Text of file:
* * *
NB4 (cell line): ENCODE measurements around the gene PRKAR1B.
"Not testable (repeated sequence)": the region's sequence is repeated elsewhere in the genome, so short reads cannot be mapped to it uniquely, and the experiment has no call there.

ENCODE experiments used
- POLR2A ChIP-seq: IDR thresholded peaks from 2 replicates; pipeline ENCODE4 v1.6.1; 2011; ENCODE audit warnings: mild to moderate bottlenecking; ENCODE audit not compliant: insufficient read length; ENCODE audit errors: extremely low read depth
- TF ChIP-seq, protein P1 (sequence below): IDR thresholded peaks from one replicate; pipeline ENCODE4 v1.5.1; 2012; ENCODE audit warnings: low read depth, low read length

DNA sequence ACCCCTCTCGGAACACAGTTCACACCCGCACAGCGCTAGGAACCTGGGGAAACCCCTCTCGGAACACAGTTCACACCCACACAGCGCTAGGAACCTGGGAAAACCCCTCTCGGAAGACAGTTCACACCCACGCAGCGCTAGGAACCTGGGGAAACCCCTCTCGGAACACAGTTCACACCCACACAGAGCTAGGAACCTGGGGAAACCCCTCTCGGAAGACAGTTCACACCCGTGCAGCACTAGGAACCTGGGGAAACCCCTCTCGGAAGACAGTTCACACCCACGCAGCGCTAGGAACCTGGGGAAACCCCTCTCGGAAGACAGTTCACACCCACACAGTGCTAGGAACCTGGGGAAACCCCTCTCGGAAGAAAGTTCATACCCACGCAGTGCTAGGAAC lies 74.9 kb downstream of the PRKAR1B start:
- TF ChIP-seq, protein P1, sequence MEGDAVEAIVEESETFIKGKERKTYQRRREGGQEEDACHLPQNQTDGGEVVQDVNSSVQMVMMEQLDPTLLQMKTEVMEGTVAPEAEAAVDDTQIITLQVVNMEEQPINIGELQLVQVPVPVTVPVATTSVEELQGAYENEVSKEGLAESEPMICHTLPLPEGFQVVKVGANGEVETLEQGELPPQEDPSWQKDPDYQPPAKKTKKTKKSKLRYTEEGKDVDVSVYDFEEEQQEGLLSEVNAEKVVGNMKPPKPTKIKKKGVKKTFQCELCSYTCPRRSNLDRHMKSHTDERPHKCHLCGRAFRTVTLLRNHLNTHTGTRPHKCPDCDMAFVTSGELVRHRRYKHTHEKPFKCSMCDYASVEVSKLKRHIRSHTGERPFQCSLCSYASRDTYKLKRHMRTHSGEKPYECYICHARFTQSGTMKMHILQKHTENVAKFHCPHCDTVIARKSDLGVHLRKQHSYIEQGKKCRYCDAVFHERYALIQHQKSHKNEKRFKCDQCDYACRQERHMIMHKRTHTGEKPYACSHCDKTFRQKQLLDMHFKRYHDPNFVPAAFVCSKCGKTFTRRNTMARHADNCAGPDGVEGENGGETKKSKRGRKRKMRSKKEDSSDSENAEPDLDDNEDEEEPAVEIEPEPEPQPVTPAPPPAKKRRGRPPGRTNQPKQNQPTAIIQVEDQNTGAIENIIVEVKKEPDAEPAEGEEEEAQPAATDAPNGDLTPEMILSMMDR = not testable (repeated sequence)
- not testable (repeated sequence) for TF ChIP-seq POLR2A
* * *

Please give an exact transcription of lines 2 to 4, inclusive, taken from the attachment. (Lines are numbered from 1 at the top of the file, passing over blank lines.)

"Not testable (repeated sequence)": the region's sequence is repeated elsewhere in the genome, so short reads cannot be mapped to it uniquely, and the experiment has no call there.

ENCODE experiments used
- POLR2A ChIP-seq: IDR thresholded peaks from 2 replicates; pipeline ENCODE4 v1.6.1; 2011; ENCODE audit warnings: mild to moderate bottlenecking; ENCODE audit not compliant: insufficient read length; ENCODE audit errors: extremely low read depth